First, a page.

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COVID-19

Tips to Lessen 2020 Tax Liability After the Coronavirus Economic Crisis

Amid all the changes to society caused by efforts to slow the spread of Coronavirus, there are a few tips you can share with your clients to save them money on taxes for the 2020 filing year (next year). Our advice to our clients is to keep records ...

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Amid all the changes to society caused by efforts to slow the spread of Coronavirus, there are a few tips you can share with your clients to save them money on taxes for the 2020 filing year (next year). Our advice to our clients is to keep records — in the simplest format for them, like a one-line reminder in a notebook, an email flagged important, a personal calendar event record, et cetera.

Understandably, they will have a million things to worry about during this crisis, but the objective here is to lessen their tax liability for next year. Unless the IRS makes changes to the tax code for next year, they should be able to lower their tax bill by taking medical deductions, claiming any capital losses and accounting for any significant time spent working from home.

Capital Losses 

While there is uncertainty about market performance throughout the remainder of the year, it is a good idea for your clients to keep records of their trades and holdings in stocks, cryptocurrencies, commodities and other assets. These capital losses (or gains) when realized at the time of a trade or sale, will need to be reported for 2020 taxes.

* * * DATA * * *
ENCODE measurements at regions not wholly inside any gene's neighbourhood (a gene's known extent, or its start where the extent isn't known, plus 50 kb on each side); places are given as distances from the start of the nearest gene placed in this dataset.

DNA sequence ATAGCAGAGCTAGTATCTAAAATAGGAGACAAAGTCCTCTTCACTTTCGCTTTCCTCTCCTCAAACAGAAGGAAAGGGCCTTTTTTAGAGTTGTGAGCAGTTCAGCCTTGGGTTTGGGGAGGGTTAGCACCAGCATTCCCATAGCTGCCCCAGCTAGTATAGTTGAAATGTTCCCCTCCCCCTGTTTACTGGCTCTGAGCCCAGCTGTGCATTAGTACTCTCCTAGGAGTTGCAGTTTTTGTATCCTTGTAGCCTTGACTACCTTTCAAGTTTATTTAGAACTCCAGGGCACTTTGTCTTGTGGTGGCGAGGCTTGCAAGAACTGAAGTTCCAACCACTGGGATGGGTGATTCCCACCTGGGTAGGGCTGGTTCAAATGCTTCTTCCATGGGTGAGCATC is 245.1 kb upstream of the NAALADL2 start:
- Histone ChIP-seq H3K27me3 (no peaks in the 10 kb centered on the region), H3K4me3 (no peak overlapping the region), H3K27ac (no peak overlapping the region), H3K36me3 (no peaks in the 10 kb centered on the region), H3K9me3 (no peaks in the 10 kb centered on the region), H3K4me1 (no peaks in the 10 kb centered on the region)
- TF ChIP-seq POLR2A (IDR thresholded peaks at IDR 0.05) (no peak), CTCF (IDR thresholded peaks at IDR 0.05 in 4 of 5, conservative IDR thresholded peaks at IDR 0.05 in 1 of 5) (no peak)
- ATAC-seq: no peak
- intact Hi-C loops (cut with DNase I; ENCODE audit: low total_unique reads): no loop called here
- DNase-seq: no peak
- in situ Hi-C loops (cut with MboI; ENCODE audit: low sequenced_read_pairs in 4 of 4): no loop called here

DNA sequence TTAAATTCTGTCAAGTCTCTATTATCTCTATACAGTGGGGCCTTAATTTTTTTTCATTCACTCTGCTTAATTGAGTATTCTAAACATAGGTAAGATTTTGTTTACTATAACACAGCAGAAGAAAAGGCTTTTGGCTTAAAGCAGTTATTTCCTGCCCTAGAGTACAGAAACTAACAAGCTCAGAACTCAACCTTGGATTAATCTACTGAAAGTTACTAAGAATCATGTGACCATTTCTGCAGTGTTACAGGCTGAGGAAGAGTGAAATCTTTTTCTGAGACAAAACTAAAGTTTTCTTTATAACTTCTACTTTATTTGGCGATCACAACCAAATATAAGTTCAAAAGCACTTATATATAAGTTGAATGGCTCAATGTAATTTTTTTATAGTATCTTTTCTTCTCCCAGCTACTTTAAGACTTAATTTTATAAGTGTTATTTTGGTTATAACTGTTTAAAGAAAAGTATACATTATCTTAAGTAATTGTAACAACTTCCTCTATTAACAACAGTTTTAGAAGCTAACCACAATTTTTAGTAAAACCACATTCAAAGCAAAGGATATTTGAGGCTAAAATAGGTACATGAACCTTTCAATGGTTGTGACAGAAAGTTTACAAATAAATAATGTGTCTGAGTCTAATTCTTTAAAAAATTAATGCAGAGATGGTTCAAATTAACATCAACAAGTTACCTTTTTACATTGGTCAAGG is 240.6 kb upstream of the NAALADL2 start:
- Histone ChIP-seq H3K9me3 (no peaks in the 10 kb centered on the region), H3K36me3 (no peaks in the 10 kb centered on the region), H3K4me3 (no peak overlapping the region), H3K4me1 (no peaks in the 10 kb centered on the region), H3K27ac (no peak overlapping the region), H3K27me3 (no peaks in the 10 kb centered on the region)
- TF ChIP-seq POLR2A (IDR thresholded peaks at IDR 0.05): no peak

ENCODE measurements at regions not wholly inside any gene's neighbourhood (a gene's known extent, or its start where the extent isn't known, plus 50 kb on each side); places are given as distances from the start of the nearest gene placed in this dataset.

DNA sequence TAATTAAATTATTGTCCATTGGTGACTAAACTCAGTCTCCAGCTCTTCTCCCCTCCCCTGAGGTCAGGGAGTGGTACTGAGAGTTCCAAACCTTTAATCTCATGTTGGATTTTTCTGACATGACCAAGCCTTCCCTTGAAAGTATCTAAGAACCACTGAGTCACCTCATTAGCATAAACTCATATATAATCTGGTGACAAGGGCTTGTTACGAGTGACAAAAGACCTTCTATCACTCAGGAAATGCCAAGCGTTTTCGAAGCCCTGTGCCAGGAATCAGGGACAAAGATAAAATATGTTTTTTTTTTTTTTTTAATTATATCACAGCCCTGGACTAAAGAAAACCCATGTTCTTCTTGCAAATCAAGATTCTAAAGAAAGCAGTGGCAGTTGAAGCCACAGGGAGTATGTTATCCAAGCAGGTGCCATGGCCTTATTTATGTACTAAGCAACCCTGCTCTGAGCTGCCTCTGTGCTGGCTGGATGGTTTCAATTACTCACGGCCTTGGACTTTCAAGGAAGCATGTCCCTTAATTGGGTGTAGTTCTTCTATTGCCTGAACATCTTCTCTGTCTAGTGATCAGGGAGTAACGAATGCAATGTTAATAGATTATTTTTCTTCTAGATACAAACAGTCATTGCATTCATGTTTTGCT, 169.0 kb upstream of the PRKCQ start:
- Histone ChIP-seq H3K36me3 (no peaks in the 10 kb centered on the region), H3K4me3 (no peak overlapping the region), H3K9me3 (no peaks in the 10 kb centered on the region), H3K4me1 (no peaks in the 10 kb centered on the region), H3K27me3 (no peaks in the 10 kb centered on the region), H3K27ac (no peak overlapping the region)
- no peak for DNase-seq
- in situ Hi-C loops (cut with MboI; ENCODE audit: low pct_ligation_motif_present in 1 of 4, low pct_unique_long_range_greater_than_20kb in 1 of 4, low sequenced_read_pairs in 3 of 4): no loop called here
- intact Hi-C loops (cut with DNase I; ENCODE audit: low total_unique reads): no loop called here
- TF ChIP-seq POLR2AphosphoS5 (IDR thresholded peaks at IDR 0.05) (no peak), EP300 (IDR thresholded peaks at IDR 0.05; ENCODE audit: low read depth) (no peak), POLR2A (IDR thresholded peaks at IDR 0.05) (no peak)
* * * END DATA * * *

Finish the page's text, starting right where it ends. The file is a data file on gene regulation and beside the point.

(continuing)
Fortunately, capital losses do lessen tax liability, off-setting their 2020 tax bill next year. The risk is that if they lose access to transaction records, you will have a hard time helping them piece together their trade history and report their aggregate capital losses accurately. My firm specializes in cryptocurrencies, so we advise our clients to save their trade data regularly in case of an exchange closure from which they cannot recover their data. While it is possible to try to piece together their transactions (from email confirmations, screen shots, etc.), it is easier to have the complete records in a useful format.

Additionally, we advise clients to look at their portfolio again in December 2020 before the close of the 2020 tax year. If the value of their assets significantly declined and did not recover by year-end 2020, they may want to evaluate if they want to realize these losses for tax purposes. Each individual client’s situation is unique, but our approach has been to help clients harvest their losses with the assistance of our software that aggregates gains and losses.

Medical Deductions

Naturally, all clients should keep records of any expenses related to medical care, even when there is no global pandemic. It may be easiest for them to use credit card statements to track their expenses, and a simple folder that they can throw medical receipts and billing statements in will help keep their records in one place. Of course we hope none of your clients fall ill, but having a designated spot to keep any papers beforehand will help them save money later on.